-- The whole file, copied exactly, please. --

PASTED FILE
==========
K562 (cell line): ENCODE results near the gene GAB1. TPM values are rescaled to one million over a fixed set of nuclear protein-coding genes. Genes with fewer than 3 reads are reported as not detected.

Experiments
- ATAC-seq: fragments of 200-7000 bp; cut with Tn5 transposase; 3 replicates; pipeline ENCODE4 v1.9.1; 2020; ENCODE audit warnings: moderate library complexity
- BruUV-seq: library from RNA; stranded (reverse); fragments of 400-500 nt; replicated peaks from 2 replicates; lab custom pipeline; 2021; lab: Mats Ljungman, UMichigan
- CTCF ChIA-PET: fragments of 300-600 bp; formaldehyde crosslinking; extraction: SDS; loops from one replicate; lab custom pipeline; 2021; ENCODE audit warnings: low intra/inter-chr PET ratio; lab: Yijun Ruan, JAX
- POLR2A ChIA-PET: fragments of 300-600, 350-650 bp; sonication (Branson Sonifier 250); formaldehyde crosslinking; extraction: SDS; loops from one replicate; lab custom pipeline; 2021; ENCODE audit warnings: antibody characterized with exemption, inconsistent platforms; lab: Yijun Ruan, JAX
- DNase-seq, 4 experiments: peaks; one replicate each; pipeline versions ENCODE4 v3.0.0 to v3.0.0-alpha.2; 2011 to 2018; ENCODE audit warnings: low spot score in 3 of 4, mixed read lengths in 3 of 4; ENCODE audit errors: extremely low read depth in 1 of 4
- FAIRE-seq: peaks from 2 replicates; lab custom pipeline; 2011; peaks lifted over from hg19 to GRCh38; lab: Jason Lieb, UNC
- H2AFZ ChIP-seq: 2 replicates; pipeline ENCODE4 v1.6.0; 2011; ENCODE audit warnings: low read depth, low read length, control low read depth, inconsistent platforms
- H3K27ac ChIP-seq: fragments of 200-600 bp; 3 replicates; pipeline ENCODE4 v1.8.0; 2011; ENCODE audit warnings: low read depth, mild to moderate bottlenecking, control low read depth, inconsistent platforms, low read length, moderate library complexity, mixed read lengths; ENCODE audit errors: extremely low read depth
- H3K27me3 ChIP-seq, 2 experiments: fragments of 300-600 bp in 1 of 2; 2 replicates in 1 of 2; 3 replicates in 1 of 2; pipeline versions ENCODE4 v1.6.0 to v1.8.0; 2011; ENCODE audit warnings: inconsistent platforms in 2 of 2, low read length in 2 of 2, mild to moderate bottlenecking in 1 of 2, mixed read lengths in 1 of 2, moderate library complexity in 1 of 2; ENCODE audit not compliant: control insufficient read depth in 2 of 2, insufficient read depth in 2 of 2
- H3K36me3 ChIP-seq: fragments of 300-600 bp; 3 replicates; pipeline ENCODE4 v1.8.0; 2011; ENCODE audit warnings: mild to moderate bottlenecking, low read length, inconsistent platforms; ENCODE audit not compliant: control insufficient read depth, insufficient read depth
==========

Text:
K562 (cell line): ENCODE results near the gene GAB1. TPM values are rescaled to one million over a fixed set of nuclear protein-coding genes. Genes with fewer than 3 reads are reported as not detected.

Experiments
- ATAC-seq: fragments of 200-7000 bp; cut with Tn5 transposase; 3 replicates; pipeline ENCODE4 v1.9.1; 2020; ENCODE audit warnings: moderate library complexity
- BruUV-seq: library from RNA; stranded (reverse); fragments of 400-500 nt; replicated peaks from 2 replicates; lab custom pipeline; 2021; lab: Mats Ljungman, UMichigan
- CTCF ChIA-PET: fragments of 300-600 bp; formaldehyde crosslinking; extraction: SDS; loops from one replicate; lab custom pipeline; 2021; ENCODE audit warnings: low intra/inter-chr PET ratio; lab: Yijun Ruan, JAX
- POLR2A ChIA-PET: fragments of 300-600, 350-650 bp; sonication (Branson Sonifier 250); formaldehyde crosslinking; extraction: SDS; loops from one replicate; lab custom pipeline; 2021; ENCODE audit warnings: antibody characterized with exemption, inconsistent platforms; lab: Yijun Ruan, JAX
- DNase-seq, 4 experiments: peaks; one replicate each; pipeline versions ENCODE4 v3.0.0 to v3.0.0-alpha.2; 2011 to 2018; ENCODE audit warnings: low spot score in 3 of 4, mixed read lengths in 3 of 4; ENCODE audit errors: extremely low read depth in 1 of 4
- FAIRE-seq: peaks from 2 replicates; lab custom pipeline; 2011; peaks lifted over from hg19 to GRCh38; lab: Jason Lieb, UNC
- H2AFZ ChIP-seq: 2 replicates; pipeline ENCODE4 v1.6.0; 2011; ENCODE audit warnings: low read depth, low read length, control low read depth, inconsistent platforms
- H3K27ac ChIP-seq: fragments of 200-600 bp; 3 replicates; pipeline ENCODE4 v1.8.0; 2011; ENCODE audit warnings: low read depth, mild to moderate bottlenecking, control low read depth, inconsistent platforms, low read length, moderate library complexity, mixed read lengths; ENCODE audit errors: extremely low read depth
- H3K27me3 ChIP-seq, 2 experiments: fragments of 300-600 bp in 1 of 2; 2 replicates in 1 of 2; 3 replicates in 1 of 2; pipeline versions ENCODE4 v1.6.0 to v1.8.0; 2011; ENCODE audit warnings: inconsistent platforms in 2 of 2, low read length in 2 of 2, mild to moderate bottlenecking in 1 of 2, mixed read lengths in 1 of 2, moderate library complexity in 1 of 2; ENCODE audit not compliant: control insufficient read depth in 2 of 2, insufficient read depth in 2 of 2
- H3K36me3 ChIP-seq: fragments of 300-600 bp; 3 replicates; pipeline ENCODE4 v1.8.0; 2011; ENCODE audit warnings: mild to moderate bottlenecking, low read length, inconsistent platforms; ENCODE audit not compliant: control insufficient read depth, insufficient read depth